Powered by the latest social science research, this community works to increase the meaningful and influential participation of all girls and women in computing—at the intersections of race/ethnicity, class, age, gender identity, sexual orientation, disability status, and other historically marginalized identities—from K-12 through career.
Women’s Business Collaborative
Our mission is to accelerate the advancement of all business women in order to achieve gender, diversity, and pay parity in the workplace.
When deciding which organization to join, consider what kind of women you are looking to network with. If you join Women in Cloud, you’ll be networking with female founders; it’s more about partnerships, new technologies, or venture capital. If you’re going to join Women in Technology (WIT) Network, that’s more about understanding women who are working in the industry and what that experience is like, to help you create a pipeline.
What is your objective for networking and connecting with other women? Is it to learn how to run your own business, get resources, learn marketing? Review the mission statements of the various organizations and make sure it aligns with your objectives.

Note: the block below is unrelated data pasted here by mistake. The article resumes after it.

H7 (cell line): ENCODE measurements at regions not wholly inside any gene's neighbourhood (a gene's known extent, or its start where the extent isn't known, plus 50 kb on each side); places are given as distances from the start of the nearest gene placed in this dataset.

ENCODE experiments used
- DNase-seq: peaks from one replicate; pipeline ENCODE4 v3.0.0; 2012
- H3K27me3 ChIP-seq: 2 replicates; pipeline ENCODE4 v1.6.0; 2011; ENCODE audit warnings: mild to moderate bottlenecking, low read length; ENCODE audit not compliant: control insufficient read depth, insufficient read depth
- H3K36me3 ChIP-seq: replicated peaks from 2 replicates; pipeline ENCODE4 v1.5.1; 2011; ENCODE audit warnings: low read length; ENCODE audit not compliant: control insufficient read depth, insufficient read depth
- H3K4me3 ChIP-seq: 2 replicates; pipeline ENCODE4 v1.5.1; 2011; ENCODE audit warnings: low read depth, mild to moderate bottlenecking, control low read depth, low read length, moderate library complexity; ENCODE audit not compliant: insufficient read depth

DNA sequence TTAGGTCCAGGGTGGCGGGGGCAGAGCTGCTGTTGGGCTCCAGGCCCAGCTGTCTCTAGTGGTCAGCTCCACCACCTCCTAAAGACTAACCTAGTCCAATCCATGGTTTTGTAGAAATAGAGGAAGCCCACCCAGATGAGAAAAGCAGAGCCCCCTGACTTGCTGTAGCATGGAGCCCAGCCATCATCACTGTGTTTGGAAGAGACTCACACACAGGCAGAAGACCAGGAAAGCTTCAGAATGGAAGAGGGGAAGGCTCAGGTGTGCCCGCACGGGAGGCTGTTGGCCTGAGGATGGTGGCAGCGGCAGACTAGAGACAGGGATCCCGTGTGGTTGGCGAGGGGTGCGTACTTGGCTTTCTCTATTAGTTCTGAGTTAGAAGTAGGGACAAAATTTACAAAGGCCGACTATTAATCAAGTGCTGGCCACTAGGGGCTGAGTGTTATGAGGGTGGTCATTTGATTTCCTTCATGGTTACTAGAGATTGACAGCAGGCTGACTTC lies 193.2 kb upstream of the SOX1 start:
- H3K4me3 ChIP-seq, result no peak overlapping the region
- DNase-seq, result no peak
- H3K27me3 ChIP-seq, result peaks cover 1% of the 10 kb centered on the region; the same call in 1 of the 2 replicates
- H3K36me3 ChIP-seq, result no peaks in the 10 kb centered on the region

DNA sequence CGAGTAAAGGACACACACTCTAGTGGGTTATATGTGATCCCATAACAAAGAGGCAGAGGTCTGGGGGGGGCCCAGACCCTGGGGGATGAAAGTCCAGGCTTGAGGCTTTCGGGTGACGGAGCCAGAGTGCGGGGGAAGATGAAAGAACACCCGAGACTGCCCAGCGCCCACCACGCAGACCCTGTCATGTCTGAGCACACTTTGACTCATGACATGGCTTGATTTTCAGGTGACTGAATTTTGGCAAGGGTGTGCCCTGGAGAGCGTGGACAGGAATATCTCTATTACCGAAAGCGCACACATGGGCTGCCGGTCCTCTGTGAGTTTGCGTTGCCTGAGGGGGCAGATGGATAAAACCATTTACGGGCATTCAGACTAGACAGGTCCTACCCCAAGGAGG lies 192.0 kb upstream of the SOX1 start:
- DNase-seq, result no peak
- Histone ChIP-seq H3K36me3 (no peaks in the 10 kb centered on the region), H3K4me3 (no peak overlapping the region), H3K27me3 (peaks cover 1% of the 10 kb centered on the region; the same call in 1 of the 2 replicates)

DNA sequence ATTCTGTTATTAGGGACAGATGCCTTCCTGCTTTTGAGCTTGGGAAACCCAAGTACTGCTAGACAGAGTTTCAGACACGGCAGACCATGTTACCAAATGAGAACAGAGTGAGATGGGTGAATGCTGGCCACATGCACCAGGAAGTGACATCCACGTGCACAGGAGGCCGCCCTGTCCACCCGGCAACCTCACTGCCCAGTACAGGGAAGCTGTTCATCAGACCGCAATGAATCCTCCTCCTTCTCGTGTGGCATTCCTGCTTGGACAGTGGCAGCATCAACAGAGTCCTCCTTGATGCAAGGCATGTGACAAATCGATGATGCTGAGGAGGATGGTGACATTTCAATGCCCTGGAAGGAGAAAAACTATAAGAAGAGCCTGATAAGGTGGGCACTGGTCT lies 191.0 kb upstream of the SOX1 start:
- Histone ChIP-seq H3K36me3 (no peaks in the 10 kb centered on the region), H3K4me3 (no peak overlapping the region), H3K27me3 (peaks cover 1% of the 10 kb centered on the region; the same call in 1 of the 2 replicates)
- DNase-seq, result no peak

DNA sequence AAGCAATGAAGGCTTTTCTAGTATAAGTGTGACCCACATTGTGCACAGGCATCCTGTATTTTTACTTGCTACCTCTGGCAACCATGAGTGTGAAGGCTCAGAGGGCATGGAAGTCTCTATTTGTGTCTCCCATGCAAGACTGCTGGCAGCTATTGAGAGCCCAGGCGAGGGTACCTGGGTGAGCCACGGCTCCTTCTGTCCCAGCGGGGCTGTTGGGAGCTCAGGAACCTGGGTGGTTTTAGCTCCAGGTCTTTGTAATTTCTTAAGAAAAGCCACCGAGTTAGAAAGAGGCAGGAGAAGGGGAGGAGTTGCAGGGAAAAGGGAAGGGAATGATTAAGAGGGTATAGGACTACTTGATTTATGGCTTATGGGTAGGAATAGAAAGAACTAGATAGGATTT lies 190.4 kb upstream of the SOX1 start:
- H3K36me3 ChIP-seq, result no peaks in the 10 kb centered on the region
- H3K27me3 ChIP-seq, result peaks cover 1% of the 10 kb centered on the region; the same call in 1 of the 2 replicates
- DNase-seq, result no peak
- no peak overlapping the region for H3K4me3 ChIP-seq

And just a reminder, these groups are all inclusive organizations; everyone is welcome.
Outreach is about examining your recruiting and hiring practices. When you post a job, do you screen out candidates, or do you screen in for diversity? Stop hiring for expediency and intentionally go outside the company and generate truly diverse candidate pools—and then ensure a diverse panel conducts the interviews. You’ll generate a high quality of diverse candidates that can change the culture of your organization for the better.
Supplier selection is also an important element of the Outreach step. Examine the suppliers you work with or the vendors you hire. Do they have diverse representation? Can they do more to create access for women?